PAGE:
It's been a long time since I've written anything here. I just looked through my posts and saw that I have at least two posts from the past six months that never made it to the publication stage.
To briefly explain my tacitness, I want to refer back to something I wrote in a blog post last fall or so: No news here is not necessarily good news. Over the past six months I have developed a dislike for certain aspects of life here in Turkey, and each time I've considered blogging I've realized that I don't want to publish my growing frustrations. Sometimes it's tough to cut through that layer of emotion.
This change of attitude of mine coincided with Jena and my decision to leave Turkey for the next academic year. In a sense, suspending my disbelief that we could make a pleasant life for ourselves professionally and personally here became too difficult.
In any case, at the moment, here on this summer night, things are looking a bit brighter for us. We're working on getting jobs lined up in Thailand next year. We think that the culture, geography, and attitudes toward education will be better suited to us.
As far as work is concerned, Jena and I basically have had nothing to do at work since the end of May; yet, we're still required to be there to earn our keep. It's really quite bizarre. In our time we have chatted a lot with our friends; we have volunteered to help a committee with one of its projects; we have taught a short summer school class for local high school students; and I, in particular, have done such notable things as fixing a dart board in the teachers' lounge and playing games of backgammon and chess with my friend Paul. It's a wild ride, I'll tell you what.
The good news is that this free time also gives me some spare energy which I'd like to use to get back into blogging. And I believe I have the inspiration as it happens to be the eve of Ramazan (yes, they spell it with a z here). Over the next thirty days, it is my intention to fast along with the Turks. Not because of any interest in the religious aspects of Islam, but simply to see whether my will-power can get me through it.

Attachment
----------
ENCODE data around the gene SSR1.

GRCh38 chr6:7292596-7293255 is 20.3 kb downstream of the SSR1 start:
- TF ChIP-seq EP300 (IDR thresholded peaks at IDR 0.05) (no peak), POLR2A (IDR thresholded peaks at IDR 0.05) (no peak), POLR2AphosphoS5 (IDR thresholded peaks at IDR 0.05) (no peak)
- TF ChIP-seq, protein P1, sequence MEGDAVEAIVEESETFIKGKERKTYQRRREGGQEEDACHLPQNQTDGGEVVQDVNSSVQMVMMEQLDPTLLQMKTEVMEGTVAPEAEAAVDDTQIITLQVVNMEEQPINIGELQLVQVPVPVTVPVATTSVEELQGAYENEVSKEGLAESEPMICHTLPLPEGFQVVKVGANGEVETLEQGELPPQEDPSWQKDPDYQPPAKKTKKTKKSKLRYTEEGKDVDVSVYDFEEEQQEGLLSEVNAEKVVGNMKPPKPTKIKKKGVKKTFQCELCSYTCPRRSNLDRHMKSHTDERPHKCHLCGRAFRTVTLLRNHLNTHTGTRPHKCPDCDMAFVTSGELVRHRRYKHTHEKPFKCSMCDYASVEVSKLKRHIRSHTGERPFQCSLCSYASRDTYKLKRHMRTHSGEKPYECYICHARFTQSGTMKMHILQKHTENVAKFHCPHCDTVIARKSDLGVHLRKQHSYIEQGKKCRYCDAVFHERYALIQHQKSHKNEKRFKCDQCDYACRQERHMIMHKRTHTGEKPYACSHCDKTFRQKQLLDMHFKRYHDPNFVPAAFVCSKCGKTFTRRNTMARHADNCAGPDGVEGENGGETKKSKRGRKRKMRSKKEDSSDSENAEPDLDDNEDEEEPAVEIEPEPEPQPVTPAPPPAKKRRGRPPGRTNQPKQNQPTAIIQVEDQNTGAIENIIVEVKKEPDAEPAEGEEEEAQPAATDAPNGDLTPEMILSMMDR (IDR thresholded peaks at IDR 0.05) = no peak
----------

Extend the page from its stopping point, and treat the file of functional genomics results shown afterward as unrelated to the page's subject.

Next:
For those who don't know, the general gist of Ramazan is that it's a month during which Muslims are not supposed to consume anything while the sun is up each day. During the night, however, water, food, smoking, and sex (I think) are all fair game. There are a handful of reasons for this practice, but I have very little technical knowledge of them; besides, these reasons are not my focus. I just want to know whether I can do it. C'mon, no water during the summer for 14 hours and 53 minutes each day. That's crazy, right?
I did fast for one day in Ramazan-style in Flagstaff a little over a year ago. I thought the experience would be interesting, and it was. The thirst didn't get to me--it was the hunger. So, while my aspirations this year are a bit more grandiose, if I make through two days, I'll be on to a personal record.
To contextualize Ramazan a bit here, we've already heard the call to prayer at some irregular times this evening, and the calls have been longer and have been sung on a lower musical scale than usual. (To me this scale variation is a welcome surprise since many of the calls to prayer sound very strained when sung.) Additionally, Jena and I took a walk tonight around the local neighborhood. Maybe it was just us, but we sensed a collective feeling of anticipation. People were out, walking places with a sense of purpose. I saw at least one guy hurrying home with a large bag of Ramazan bread, which I think holds some significance during the month.
This coming morning at some hour Jena and I will probably wake to the banging of pots and pans-- and drums if they have them--which will wake everyone for the call to prayer and one last meal (usually soup) before sunrise. I vaguely remember reading that this takes place at around two or three AM. If I happen to wake up, I'll probably pound some water and get back into bed.
I guess you could interpret my actions as sacrilege (which is why I haven't told any Muslims that I'm doing this), but I'm curious to see how it goes. At the least I hope to develop some compassion for my Muslim coworkers during this time of abstinence. My hope is that I'll update this blog throughout the experience. Hopefully it won't degrade into sentences saying only "I'm hungry. I'm really damn hungry."
Let this experience be known as Alan's Ramazan 2015. More entries to come.